The ABCA4 gene produces a photoreceptor-specific ATP-binding cassette transporter involved in clearance from photoreceptor cells of the byproduct of the retinoid cycle of vision [13]. The spectrum of retinal dystrophies caused by mutations in the ABCA4 gene is broad, and includes severe RP, STGD, cone-rod dystrophy, age-related macular degeneration, and so on. Diverse phenotypes related to ABCA4 might perplex the clinical diagnosis sometimes. Fundus manifestations of patients in Family-024 seemed similar to RP, and all patients had complained of night blindness; however, atrophic-appearing RPE concentrating in the region around the macular and delayed and reduced ERG responses were in accordance with STGD Group 3, which had macular and generalized cone and rod system dysfunction [14,15]. Therefore, the diagnosis of Family-024 was corrected for STD, and ABCA4 c.1924T>A was identified as the causative mutation for this family.

LCA is the most severe human form of inherited photoreceptor-neuron degeneration resulting in congenital blindness, with an incidence of approximately 1 in 80,000 [16]. Seventeen genes have been implicated in the LCA. NMNAT1 was first mapped to 1p36 through linkage analysis in a large consanguineous Pakistani family with LCA in 2003; however, it was not accurately identified until 2012 [8]. NMNAT1 encodes the nuclear isoform of nicotinamide mononucleotide adenylyltransferase, a rate-limiting enzyme in nicotinamide adenine dinucleotide (NAD+) biosynthesis [17,18]. It was suggested that NMNAT1 mutations could cause severe and rapid macular degeneration, in addition to the typical LCA phenotype of nystagmus, severe loss of vision, and abnormal ERGs. The phenotype associated with NMNAT1 mutations was classified in LCA9. Patients with LCA9 presented a peculiar, prominent retinal feature termed macular coloboma that consists of an atrophic lesion in the central retina with a pigmented border, and the remainder of the retina was abnormal as well, with pigmentary changes, attenuated retinal blood vessels, and optic disc pallor [19]. The symptoms and fundus manifestations of the two affected individuals in Family-035 were exceedingly compatible with LCA9, including early onset of nystagmus, severe loss of vision, macular coloboma, and so on. The compound heterozygous variants in NMNAT1, c.196C>T and c.272A>G, cosegregated with the phenotypes of Family-035. NMNAT1 c.196C>T has been detected in a Pakistani LCA9 pedigree and was proved to decrease NMNAT1enzyme activity [20]. NMNAT1 c.272A>G is a novel mutation, which was absent in previous reports of the pathogenic mutations spectrum causing LCA9.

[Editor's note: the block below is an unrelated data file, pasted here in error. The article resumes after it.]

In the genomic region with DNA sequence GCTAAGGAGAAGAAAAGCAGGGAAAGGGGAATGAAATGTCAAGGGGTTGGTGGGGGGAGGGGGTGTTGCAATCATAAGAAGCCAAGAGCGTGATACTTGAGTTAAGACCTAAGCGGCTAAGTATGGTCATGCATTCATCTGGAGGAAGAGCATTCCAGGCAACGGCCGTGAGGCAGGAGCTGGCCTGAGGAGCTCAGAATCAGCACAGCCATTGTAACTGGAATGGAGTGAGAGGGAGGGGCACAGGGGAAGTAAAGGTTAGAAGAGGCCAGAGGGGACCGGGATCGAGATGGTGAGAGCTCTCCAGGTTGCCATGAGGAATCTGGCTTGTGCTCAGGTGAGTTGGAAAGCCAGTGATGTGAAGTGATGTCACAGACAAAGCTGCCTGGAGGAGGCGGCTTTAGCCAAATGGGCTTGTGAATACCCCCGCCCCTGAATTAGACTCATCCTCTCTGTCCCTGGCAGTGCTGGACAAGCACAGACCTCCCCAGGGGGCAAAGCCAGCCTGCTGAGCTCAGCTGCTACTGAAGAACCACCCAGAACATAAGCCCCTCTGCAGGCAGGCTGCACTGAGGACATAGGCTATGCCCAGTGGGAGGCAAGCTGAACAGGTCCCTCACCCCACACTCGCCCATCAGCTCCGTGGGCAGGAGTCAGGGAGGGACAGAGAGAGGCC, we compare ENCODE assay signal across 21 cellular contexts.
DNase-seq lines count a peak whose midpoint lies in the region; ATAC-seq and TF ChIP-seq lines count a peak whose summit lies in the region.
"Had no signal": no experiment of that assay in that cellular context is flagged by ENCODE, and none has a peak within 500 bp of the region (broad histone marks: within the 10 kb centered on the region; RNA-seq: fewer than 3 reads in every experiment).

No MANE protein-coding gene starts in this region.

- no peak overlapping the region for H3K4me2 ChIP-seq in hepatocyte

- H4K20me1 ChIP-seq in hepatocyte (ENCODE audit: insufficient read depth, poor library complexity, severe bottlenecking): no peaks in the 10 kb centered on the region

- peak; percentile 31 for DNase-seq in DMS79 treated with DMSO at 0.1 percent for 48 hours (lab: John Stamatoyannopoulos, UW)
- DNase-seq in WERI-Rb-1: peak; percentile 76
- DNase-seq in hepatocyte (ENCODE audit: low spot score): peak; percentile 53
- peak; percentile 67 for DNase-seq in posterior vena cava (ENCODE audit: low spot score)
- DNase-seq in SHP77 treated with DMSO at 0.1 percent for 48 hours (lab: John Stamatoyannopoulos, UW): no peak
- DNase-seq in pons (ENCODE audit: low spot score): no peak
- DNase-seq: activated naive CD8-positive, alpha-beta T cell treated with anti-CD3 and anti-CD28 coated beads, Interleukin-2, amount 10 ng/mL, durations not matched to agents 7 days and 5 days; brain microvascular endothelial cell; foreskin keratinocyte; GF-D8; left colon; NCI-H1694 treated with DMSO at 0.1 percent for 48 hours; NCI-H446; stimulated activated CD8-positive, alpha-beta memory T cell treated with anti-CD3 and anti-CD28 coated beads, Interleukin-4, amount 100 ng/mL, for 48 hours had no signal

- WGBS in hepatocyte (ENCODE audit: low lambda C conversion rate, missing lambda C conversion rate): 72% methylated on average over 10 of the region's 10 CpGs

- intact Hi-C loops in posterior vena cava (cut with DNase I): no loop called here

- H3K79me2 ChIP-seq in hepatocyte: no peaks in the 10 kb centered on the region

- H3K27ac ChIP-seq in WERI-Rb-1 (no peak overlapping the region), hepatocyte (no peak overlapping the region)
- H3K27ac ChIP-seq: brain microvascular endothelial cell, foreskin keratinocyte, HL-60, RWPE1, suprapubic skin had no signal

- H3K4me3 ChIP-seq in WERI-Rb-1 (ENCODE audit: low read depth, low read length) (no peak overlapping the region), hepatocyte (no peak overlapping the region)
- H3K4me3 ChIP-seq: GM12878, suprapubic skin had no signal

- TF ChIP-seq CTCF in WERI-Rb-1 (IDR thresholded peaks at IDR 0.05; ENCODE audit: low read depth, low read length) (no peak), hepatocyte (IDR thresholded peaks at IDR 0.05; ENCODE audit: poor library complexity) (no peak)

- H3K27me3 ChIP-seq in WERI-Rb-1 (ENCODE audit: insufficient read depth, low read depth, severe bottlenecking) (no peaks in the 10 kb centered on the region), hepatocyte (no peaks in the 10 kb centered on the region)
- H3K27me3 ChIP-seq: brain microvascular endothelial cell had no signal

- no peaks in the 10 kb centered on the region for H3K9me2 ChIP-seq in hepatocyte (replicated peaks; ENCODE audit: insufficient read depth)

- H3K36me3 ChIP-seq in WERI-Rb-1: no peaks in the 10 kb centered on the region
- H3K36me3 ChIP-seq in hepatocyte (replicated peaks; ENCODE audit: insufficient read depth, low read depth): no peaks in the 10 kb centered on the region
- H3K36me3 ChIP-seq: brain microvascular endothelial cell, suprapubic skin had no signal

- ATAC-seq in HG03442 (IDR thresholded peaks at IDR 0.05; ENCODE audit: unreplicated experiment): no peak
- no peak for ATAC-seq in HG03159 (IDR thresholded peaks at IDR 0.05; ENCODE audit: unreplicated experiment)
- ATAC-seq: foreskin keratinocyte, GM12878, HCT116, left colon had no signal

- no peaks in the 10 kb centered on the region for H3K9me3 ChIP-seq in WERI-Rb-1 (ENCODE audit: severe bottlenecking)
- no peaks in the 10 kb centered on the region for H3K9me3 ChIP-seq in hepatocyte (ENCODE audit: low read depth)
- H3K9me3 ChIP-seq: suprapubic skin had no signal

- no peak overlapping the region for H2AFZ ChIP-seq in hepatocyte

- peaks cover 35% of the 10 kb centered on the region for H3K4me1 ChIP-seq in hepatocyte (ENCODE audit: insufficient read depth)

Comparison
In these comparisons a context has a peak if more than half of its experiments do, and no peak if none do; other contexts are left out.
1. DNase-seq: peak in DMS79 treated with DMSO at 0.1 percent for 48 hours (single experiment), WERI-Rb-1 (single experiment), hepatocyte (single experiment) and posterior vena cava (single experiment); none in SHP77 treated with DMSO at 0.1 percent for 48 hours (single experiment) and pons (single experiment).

Thus, in total, we have identified four mutants in three Chinese families associated with adRP, STGD, and LCA, including a deletion mutation encoding p.K314del in IMPDH1 and three missense mutations encoding p.F642I in ABCA4, p.E91G, and p.R66W in NMNAT1 with gene panel–based NGS. All mutations were validated with directed PCR and Sanger sequencing. Identification of these mutations reaffirms the clinical and genetic heterogeneity of RDs, and further expands the mutation spectrum of RDs.

Appendix 1. Known causative genes responsible for RDs.


The authors are grateful to all family members for their participation in this study. This work was supported by the National Basic Research Program of China (No. 2013CB967002) and the National Natural Science Foundation of China (No. 81130017).